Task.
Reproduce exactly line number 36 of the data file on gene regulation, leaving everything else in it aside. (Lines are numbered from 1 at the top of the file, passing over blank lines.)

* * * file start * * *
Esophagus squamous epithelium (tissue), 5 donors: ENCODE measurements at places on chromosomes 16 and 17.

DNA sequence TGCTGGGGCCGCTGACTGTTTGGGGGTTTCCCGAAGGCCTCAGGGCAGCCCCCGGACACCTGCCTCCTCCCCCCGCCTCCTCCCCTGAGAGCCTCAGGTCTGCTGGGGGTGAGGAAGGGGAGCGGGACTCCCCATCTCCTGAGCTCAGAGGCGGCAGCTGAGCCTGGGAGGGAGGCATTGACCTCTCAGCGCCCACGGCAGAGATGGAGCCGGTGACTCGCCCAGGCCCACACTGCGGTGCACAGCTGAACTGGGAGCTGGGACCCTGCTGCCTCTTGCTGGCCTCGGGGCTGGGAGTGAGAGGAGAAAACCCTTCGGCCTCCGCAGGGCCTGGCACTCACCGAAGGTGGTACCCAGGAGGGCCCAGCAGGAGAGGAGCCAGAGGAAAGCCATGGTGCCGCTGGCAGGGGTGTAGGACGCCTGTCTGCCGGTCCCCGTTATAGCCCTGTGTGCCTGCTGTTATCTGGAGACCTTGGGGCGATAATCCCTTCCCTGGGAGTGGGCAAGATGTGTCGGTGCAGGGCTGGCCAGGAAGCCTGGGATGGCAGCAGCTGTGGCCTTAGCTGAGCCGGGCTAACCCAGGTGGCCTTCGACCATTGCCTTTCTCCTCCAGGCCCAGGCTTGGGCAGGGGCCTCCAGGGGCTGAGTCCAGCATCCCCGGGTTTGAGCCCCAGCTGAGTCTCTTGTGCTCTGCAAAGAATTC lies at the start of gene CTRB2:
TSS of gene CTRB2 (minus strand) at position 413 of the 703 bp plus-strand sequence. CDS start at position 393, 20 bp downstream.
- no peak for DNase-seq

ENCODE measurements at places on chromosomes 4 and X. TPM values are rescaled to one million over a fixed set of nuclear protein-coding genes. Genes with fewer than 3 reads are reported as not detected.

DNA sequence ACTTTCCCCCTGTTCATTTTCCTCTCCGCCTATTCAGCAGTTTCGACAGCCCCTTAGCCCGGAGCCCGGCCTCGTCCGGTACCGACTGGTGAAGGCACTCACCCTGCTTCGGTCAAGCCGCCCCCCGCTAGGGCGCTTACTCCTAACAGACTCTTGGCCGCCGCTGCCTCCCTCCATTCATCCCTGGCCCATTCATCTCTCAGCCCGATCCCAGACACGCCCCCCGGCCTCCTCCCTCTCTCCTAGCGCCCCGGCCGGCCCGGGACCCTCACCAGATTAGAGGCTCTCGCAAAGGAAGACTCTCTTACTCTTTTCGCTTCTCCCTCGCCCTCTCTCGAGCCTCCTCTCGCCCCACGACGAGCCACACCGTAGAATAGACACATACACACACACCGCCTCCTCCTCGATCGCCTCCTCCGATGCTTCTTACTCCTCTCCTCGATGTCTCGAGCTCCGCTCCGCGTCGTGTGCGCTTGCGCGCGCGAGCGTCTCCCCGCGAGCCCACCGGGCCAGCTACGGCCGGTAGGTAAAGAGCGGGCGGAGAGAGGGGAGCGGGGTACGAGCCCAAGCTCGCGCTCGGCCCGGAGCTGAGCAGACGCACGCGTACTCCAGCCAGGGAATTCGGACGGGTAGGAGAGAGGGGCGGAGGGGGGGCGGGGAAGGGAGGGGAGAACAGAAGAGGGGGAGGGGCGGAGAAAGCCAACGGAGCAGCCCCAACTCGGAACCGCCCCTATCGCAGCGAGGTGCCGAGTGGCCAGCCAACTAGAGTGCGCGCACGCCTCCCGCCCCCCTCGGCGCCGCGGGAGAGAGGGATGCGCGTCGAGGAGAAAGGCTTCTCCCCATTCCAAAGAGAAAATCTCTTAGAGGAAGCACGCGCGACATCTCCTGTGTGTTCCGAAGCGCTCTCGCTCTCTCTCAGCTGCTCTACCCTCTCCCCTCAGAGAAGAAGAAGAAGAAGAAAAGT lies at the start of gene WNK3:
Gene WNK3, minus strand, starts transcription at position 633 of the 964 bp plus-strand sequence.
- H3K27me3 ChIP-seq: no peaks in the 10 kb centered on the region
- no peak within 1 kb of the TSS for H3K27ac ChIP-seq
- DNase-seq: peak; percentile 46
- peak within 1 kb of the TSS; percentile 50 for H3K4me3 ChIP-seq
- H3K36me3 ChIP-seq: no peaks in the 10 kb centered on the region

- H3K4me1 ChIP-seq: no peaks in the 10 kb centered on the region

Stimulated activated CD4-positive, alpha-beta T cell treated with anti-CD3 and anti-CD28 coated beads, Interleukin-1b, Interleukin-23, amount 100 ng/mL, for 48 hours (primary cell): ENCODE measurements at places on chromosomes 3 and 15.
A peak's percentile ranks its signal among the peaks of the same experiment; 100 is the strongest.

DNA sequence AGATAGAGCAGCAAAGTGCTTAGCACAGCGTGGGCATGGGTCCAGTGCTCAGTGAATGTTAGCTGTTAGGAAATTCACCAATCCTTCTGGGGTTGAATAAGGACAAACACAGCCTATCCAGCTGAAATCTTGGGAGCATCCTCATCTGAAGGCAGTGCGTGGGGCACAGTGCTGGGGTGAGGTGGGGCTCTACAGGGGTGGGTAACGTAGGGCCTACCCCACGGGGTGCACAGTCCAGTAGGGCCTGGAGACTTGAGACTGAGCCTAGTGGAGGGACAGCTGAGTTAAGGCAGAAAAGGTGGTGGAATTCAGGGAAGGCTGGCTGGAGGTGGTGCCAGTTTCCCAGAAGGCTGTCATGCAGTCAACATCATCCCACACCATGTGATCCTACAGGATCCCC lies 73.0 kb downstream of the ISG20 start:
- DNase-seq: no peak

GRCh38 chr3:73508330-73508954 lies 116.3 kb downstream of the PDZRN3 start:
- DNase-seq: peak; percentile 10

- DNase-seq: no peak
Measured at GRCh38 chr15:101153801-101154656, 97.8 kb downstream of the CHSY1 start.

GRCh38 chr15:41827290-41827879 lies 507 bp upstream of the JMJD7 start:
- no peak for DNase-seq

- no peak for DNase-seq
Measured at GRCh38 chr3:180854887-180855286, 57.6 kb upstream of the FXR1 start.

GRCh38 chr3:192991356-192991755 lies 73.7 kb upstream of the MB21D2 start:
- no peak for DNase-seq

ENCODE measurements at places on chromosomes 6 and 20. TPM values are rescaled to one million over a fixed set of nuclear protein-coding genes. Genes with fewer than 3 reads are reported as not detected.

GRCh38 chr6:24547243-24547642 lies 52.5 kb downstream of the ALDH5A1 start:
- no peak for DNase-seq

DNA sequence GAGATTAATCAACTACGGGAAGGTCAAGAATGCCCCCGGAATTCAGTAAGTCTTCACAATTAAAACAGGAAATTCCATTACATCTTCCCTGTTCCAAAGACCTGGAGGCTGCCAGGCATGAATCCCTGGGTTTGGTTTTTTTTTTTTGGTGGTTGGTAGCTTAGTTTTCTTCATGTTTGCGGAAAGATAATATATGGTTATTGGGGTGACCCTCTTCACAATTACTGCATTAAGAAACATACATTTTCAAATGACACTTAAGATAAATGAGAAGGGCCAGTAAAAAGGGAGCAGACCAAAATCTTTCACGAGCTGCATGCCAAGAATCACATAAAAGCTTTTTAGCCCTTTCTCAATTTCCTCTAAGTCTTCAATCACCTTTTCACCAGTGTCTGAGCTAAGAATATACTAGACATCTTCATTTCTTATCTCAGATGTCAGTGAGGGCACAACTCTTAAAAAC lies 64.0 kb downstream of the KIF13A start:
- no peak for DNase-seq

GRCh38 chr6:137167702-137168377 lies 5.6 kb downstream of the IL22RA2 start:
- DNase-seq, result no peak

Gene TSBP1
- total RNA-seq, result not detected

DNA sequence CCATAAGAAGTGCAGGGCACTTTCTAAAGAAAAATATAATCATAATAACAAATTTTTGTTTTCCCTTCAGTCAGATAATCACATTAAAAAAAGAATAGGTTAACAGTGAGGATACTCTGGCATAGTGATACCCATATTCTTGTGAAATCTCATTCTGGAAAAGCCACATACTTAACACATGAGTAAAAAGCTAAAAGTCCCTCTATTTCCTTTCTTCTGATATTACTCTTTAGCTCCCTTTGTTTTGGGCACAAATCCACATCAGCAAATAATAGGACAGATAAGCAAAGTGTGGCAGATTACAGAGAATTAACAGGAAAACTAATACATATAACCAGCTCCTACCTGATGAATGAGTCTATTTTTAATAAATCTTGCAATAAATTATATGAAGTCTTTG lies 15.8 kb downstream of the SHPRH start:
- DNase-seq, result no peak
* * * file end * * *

- total RNA-seq, result not detected